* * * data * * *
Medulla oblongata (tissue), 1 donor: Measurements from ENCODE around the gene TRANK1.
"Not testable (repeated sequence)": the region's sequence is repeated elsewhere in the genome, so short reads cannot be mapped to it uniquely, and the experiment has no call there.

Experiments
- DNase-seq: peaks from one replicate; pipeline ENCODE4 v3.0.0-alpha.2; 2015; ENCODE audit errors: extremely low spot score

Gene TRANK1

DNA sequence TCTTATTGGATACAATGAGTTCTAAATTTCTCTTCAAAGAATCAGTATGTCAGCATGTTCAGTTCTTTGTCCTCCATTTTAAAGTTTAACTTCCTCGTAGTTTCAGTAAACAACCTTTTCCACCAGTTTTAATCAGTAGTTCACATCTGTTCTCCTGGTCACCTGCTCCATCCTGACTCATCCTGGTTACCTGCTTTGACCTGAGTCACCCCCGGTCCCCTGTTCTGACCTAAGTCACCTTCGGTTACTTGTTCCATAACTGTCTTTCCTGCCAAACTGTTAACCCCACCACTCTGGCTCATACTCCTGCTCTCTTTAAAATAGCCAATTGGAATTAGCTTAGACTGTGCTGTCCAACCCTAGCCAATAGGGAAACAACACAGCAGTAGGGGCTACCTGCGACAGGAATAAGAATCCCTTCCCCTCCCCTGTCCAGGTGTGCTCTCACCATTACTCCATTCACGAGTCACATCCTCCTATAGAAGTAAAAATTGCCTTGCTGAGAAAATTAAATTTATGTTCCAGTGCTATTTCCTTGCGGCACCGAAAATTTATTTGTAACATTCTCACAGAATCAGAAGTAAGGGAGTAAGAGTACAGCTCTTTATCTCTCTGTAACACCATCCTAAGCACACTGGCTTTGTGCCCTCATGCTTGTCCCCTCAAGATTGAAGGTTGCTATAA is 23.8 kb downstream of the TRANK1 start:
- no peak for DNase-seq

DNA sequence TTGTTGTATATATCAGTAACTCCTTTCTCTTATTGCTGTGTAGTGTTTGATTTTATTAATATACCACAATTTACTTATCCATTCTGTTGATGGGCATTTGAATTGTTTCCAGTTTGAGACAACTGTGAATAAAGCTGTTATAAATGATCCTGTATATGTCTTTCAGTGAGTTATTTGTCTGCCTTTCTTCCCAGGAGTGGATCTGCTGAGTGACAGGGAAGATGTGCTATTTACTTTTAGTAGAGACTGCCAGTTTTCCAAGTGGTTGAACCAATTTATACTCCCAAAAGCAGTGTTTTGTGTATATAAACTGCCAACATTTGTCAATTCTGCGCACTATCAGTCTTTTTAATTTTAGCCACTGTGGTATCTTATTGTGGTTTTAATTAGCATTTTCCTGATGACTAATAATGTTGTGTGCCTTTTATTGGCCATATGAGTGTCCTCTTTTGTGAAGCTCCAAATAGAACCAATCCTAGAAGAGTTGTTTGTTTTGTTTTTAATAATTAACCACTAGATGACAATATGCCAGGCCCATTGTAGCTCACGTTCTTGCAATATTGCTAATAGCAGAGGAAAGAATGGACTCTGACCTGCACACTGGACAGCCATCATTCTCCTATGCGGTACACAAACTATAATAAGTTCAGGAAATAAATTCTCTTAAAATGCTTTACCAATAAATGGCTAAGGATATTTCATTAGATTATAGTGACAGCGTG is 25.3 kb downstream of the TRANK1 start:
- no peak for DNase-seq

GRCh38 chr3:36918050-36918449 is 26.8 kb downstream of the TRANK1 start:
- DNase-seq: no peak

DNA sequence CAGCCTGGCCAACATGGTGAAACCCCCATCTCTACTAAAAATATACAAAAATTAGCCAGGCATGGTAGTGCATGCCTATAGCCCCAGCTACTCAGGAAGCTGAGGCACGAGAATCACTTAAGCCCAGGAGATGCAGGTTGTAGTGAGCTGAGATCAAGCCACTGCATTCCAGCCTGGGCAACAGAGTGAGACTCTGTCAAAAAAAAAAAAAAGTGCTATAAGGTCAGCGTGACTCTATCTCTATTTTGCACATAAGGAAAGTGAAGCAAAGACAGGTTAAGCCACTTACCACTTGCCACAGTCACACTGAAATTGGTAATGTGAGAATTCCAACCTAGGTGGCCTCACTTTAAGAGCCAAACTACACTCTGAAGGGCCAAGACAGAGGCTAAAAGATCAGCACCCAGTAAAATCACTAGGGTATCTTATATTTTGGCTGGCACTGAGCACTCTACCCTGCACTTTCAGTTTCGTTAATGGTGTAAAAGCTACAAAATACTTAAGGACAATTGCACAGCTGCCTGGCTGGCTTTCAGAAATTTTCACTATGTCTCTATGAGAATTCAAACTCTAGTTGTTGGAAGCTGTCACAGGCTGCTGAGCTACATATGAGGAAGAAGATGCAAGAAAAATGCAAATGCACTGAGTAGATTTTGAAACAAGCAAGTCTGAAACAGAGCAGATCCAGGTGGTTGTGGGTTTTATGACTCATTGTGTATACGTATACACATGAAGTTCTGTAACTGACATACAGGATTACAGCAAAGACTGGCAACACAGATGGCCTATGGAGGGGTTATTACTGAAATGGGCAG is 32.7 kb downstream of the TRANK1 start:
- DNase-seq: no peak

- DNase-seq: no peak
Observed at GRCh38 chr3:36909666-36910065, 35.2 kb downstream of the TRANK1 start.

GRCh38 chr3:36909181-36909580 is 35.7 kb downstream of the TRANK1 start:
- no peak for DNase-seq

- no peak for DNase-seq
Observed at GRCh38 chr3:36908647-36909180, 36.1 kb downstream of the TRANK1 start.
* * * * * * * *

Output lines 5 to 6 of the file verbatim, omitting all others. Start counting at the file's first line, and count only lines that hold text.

Gene TRANK1

DNA sequence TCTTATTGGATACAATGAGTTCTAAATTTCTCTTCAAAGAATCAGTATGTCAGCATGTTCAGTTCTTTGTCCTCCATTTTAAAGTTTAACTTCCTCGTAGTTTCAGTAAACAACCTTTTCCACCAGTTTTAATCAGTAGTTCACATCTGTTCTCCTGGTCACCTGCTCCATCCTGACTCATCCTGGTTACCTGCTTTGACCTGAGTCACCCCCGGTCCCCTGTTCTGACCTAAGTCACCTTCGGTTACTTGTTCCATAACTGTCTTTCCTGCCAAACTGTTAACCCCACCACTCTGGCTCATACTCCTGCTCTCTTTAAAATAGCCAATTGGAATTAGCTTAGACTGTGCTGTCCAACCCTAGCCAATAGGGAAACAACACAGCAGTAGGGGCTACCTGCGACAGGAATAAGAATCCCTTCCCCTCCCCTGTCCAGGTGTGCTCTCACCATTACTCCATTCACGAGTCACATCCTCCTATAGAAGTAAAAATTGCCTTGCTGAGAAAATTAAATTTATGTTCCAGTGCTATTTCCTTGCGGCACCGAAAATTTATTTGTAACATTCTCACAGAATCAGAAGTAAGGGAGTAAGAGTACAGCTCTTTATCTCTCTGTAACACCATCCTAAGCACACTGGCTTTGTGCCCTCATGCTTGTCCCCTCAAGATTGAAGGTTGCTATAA is 23.8 kb downstream of the TRANK1 start: